East Hampton Management Plan

Andrew Gaites of the Deer Management Committee gave a report at the East Hampton Town Board’s Tuesday morning work session this week and offered options and recommendations to the board.

According to Mr. Gaites, changes in bow-hunting setback laws created an additional 300 acres of town land that can be opened for bow-hunting this year. The law, signed by Governor Andrew Cuomo earlier this year, reduced mandatory setbacks from residences from 500 feet to 150 feet. There is also an additional 174 acres of town land now available for gun hunting as well, he said.

Mr. Gaites said he believes the New York State Parks Department is working to open up more land in Napeague and Montauk for hunting.

The committee did not recommend planning for a professional deer cull this winter, “mostly due to a lawsuit against the DEC and the USDA,” Mr. Gaites said. The committee did suggest the town consider allowing local hunters onto private land during certain hours, “possibly at other times of year using nuisance permits,” as well as the regular hunting season, Mr. Gaites said.

He also suggested the possibility of opening up two landfill sites to hunting on Wednesdays, when they are closed. Mr. Gaites said if this was possible, the properties would only be open on a limited basis and only to a select number of lottery winners. It was also recommended that deer accidents be better documented and that the board consider extending the gun season to include weekends.

Hundreds of Protestors Gather at “No Cull” Rally in East Hampton to Protest Government Plan to Kill Deer

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Protest organizers concert promoter Ron Delsener and East Hampton Group for Wildlife founder Bill Crain at the "No Cull" rally in East Hampton Village Saturday, January 17. (Michael Heller photo).

Protest organizers, concert promoter Ron Delsener and East Hampton Group for Wildlife founder Bill Crain, adress the crowd at the “No Cull” rally in East Hampton Village Saturday, January 17. (Michael Heller photo).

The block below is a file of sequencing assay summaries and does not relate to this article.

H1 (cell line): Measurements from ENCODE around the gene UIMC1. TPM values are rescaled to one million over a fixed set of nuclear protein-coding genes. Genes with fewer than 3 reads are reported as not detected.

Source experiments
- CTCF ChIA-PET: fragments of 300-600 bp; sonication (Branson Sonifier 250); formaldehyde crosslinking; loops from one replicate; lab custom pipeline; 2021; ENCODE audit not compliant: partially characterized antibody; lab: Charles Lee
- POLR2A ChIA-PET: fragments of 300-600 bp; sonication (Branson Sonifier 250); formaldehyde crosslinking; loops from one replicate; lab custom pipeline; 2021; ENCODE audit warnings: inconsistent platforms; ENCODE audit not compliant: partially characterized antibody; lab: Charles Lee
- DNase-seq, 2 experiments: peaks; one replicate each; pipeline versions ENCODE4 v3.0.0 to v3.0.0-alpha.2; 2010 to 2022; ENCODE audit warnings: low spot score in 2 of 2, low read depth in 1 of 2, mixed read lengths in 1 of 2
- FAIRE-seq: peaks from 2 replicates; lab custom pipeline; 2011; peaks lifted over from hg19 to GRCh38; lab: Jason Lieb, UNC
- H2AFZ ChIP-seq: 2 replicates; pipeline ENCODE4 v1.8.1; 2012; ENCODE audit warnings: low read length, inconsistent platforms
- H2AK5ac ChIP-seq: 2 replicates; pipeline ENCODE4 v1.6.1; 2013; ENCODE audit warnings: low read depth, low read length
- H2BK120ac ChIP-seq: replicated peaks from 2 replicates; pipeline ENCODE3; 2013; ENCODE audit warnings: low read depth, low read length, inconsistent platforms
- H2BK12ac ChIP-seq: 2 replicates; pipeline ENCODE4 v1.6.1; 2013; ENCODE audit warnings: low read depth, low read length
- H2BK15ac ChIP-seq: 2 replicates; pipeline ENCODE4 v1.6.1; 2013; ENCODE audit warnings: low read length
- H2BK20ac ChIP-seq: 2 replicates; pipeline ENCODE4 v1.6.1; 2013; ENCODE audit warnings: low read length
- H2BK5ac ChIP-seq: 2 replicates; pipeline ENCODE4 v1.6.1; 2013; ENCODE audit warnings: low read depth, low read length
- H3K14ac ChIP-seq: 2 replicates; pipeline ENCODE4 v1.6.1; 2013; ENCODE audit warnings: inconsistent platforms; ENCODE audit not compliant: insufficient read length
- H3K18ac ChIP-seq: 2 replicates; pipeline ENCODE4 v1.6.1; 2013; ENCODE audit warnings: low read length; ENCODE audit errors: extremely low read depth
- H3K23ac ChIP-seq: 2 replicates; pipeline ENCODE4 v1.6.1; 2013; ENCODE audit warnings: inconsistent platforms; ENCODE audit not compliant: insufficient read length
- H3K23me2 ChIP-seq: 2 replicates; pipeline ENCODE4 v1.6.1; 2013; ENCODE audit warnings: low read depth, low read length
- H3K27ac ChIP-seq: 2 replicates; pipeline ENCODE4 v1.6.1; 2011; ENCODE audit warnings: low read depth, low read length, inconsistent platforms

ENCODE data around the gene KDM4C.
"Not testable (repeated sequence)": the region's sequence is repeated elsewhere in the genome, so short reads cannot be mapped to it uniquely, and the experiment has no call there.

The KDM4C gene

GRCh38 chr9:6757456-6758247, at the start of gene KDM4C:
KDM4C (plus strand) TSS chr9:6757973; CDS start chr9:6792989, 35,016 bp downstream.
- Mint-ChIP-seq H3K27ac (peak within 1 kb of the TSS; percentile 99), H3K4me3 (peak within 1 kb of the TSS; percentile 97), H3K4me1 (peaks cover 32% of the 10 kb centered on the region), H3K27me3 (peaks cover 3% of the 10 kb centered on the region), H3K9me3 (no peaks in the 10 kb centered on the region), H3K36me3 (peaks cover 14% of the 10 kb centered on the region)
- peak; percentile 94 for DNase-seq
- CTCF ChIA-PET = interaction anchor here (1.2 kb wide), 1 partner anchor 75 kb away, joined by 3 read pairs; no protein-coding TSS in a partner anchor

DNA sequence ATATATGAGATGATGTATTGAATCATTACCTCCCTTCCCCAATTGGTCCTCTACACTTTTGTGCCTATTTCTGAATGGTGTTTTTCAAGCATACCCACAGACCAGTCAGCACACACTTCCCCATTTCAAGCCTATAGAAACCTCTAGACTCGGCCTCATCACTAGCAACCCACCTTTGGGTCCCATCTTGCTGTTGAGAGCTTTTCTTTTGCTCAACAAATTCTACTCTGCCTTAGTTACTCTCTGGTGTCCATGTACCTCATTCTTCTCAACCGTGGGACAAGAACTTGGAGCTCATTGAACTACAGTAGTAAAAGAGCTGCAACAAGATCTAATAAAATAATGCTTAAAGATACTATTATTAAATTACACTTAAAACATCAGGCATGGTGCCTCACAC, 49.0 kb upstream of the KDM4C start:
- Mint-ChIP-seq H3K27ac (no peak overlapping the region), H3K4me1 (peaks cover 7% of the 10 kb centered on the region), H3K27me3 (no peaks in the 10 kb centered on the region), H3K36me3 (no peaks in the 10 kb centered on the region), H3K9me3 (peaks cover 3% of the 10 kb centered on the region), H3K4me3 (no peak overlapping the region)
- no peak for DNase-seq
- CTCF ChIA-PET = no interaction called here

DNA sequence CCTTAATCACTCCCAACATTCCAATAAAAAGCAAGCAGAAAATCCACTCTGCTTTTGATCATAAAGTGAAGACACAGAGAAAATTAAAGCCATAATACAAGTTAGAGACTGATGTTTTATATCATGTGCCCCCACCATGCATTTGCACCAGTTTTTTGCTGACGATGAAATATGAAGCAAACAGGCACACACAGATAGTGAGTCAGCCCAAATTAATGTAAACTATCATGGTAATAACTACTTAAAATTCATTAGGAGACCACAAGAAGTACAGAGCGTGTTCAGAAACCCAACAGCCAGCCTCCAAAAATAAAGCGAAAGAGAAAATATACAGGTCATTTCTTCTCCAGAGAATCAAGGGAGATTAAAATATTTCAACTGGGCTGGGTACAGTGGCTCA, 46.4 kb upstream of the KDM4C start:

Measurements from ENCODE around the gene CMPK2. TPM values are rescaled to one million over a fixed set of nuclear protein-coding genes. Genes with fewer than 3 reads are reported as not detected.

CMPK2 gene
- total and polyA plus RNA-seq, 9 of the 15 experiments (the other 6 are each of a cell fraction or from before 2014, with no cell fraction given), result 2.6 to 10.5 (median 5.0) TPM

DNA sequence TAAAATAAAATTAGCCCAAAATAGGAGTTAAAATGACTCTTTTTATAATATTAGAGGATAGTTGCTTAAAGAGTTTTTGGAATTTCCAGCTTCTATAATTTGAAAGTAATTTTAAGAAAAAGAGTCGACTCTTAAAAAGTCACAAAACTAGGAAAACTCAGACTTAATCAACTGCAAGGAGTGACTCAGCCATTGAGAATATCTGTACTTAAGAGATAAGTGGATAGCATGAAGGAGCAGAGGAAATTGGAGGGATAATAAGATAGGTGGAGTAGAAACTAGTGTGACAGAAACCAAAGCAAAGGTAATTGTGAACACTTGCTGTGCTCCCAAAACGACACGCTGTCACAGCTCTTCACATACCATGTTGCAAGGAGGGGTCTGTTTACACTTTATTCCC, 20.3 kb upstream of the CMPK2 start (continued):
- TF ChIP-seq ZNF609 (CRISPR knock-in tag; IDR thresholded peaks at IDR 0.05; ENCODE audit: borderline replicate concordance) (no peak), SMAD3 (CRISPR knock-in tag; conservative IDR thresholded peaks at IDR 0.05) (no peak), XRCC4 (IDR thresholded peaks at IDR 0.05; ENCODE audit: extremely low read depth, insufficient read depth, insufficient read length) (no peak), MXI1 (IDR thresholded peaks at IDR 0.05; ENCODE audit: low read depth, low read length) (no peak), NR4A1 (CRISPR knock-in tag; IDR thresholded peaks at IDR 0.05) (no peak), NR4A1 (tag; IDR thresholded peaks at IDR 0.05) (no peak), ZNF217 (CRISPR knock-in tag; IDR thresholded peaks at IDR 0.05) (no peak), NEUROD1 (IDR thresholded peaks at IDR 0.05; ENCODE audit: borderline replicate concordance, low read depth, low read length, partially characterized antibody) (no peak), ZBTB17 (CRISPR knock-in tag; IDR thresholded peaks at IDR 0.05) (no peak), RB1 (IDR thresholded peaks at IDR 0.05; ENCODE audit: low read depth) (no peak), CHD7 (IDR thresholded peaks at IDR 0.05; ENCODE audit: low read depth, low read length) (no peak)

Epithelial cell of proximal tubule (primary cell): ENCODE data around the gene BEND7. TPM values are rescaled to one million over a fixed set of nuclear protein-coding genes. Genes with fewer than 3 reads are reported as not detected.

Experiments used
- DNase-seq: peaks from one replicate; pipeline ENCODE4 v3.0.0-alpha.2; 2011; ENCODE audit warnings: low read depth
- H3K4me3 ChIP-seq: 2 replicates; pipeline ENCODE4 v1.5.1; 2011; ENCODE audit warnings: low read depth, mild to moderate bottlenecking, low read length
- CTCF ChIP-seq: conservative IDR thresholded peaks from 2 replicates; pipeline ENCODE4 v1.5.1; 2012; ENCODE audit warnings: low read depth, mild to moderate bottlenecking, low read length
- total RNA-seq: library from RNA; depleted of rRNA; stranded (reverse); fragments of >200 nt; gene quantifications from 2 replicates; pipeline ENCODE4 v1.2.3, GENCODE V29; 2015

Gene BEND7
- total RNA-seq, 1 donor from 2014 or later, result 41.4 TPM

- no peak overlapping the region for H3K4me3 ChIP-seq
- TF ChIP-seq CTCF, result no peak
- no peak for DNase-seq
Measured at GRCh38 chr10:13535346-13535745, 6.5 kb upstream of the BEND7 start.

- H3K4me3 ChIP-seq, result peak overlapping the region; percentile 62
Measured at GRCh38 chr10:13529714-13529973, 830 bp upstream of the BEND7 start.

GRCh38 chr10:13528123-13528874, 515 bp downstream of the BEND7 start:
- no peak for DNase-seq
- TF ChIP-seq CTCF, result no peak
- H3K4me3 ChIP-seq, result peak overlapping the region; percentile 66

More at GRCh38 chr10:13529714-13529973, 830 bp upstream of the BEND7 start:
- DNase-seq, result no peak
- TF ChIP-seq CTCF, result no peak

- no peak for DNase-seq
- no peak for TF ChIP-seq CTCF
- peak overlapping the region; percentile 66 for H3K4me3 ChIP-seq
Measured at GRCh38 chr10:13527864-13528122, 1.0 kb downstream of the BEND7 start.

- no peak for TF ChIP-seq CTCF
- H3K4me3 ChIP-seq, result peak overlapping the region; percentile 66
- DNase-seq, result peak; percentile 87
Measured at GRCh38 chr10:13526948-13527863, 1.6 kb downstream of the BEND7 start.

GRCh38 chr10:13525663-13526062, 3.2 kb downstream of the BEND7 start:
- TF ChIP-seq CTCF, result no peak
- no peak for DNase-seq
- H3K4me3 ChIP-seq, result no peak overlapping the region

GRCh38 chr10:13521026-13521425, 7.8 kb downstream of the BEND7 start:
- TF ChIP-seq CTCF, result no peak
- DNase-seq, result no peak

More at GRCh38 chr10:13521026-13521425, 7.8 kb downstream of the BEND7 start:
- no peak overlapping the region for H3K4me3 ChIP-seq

By Tessa Raebeck

Some three hundred people gathered in East Hampton Saturday in opposition to the village’s plan to bring federal sharpshooters in to cull the deer herd. Hunters and wildlife activists joined together at the “No Cull” rally, organized by the East Hampton Group for Wildlife and supported by hunting organizations like Hunters for Deer and Long Island Archers.

Chanting “What do we want? Stop the cull? When do we want it? Now!” demonstrators, some who had driven hours to reach the village, marched from the Hook Mill in East Hampton to Herrick Park.

East Hampton Village and Southold Town have agreed to a Long Island Farm Bureau (LIFB) program that would bring USDA sharpshooters to the East End to cull the deer herd, which many local residents and farmers say is overpopulated and destructive. LIFB executive director Joe Gergela estimates 1,500 to 2,000 deer would be killed during the 40-day cull.

The state Department of Environmental Conservation (DEC) has not yet issued a permit for the cull (see sidebar).